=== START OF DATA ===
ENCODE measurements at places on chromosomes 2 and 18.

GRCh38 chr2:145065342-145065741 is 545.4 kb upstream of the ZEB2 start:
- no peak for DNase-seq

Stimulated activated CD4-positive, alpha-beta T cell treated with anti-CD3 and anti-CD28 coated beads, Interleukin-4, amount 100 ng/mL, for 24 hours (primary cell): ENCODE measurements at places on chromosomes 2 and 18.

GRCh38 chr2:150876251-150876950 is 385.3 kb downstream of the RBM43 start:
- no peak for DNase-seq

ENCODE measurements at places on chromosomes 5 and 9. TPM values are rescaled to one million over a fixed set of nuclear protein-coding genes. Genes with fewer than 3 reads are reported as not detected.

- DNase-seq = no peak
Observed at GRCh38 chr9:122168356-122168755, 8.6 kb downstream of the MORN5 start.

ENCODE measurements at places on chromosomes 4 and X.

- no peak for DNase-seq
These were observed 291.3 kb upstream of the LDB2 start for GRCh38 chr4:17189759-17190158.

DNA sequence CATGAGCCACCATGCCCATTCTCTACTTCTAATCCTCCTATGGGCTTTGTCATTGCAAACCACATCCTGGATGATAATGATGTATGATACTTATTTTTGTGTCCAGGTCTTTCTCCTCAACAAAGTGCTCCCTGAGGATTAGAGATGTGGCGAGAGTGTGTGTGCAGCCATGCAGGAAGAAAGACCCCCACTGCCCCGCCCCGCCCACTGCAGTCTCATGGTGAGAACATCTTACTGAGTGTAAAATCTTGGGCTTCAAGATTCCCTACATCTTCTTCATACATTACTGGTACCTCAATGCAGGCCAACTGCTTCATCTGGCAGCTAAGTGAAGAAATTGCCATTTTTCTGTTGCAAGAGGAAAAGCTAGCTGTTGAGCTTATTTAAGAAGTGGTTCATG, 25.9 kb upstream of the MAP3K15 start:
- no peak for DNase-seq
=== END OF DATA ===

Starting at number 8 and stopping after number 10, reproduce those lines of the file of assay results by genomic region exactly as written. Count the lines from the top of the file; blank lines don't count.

- DNase-seq = no peak
Observed at GRCh38 chr9:122168356-122168755, 8.6 kb downstream of the MORN5 start.

ENCODE measurements at places on chromosomes 4 and X.